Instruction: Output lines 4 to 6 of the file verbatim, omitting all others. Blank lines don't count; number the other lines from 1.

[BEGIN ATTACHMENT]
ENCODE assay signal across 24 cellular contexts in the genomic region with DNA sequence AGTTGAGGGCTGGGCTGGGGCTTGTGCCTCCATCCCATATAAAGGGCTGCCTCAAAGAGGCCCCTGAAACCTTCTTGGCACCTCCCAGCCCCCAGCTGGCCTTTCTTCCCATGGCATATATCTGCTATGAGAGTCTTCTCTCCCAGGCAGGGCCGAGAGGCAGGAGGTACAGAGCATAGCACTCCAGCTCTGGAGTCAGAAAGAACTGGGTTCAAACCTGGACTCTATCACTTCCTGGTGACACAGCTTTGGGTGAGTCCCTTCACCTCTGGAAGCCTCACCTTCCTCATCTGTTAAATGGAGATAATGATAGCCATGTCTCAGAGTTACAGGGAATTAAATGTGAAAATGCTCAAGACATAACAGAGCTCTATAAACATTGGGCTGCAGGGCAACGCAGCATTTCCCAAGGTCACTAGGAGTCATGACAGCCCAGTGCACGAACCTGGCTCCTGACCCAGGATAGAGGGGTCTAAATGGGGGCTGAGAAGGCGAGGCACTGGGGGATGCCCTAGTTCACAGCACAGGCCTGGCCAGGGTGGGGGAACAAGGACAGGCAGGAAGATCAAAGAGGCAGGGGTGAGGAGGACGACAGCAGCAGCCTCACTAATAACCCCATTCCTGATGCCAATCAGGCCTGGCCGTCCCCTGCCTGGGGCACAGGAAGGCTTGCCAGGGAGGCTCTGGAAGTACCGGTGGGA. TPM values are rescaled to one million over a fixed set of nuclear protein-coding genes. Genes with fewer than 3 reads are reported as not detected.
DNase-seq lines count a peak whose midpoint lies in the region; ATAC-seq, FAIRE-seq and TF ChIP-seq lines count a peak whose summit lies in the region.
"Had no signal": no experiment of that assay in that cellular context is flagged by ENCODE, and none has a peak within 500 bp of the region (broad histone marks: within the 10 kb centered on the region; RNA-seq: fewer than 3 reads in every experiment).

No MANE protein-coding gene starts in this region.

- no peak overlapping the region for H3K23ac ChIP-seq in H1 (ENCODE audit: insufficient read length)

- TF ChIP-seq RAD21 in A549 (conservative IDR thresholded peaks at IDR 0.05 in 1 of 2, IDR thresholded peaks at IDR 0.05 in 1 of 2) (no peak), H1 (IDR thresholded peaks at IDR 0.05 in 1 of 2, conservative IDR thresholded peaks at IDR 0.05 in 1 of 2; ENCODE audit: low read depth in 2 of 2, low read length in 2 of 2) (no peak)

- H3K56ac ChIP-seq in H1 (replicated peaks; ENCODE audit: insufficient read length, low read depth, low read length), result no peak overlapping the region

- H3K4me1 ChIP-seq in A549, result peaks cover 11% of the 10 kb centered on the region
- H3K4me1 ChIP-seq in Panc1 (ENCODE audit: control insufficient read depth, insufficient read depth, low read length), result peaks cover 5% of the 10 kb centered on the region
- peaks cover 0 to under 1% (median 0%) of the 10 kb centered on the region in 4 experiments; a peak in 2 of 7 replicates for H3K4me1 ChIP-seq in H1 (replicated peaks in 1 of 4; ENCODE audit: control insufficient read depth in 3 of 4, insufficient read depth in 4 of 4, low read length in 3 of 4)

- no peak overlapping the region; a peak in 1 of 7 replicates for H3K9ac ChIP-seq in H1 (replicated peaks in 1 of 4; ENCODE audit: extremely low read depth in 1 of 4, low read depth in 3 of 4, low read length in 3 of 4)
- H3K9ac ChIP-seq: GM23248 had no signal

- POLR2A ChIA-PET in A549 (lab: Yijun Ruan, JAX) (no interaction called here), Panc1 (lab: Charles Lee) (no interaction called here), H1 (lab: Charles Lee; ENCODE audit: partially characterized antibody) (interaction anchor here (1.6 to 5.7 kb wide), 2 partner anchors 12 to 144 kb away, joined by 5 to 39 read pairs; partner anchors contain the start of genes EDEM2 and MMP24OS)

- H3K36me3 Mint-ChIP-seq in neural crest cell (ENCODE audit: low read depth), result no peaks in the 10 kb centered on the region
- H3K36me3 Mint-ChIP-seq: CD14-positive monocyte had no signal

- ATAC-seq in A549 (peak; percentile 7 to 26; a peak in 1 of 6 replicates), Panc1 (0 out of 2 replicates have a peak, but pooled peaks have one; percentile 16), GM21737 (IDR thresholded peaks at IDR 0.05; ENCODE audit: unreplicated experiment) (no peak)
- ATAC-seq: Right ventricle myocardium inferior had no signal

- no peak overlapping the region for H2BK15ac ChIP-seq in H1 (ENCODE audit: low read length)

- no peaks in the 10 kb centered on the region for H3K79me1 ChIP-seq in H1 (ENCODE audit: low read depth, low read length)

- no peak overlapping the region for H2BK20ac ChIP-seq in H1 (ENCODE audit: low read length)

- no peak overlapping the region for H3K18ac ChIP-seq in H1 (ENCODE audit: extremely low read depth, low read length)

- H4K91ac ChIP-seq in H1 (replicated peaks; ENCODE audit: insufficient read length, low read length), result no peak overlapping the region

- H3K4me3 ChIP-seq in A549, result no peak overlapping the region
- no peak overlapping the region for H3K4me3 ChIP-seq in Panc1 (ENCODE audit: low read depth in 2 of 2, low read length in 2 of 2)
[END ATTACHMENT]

No MANE protein-coding gene starts in this region.

- no peak overlapping the region for H3K23ac ChIP-seq in H1 (ENCODE audit: insufficient read length)

- TF ChIP-seq RAD21 in A549 (conservative IDR thresholded peaks at IDR 0.05 in 1 of 2, IDR thresholded peaks at IDR 0.05 in 1 of 2) (no peak), H1 (IDR thresholded peaks at IDR 0.05 in 1 of 2, conservative IDR thresholded peaks at IDR 0.05 in 1 of 2; ENCODE audit: low read depth in 2 of 2, low read length in 2 of 2) (no peak)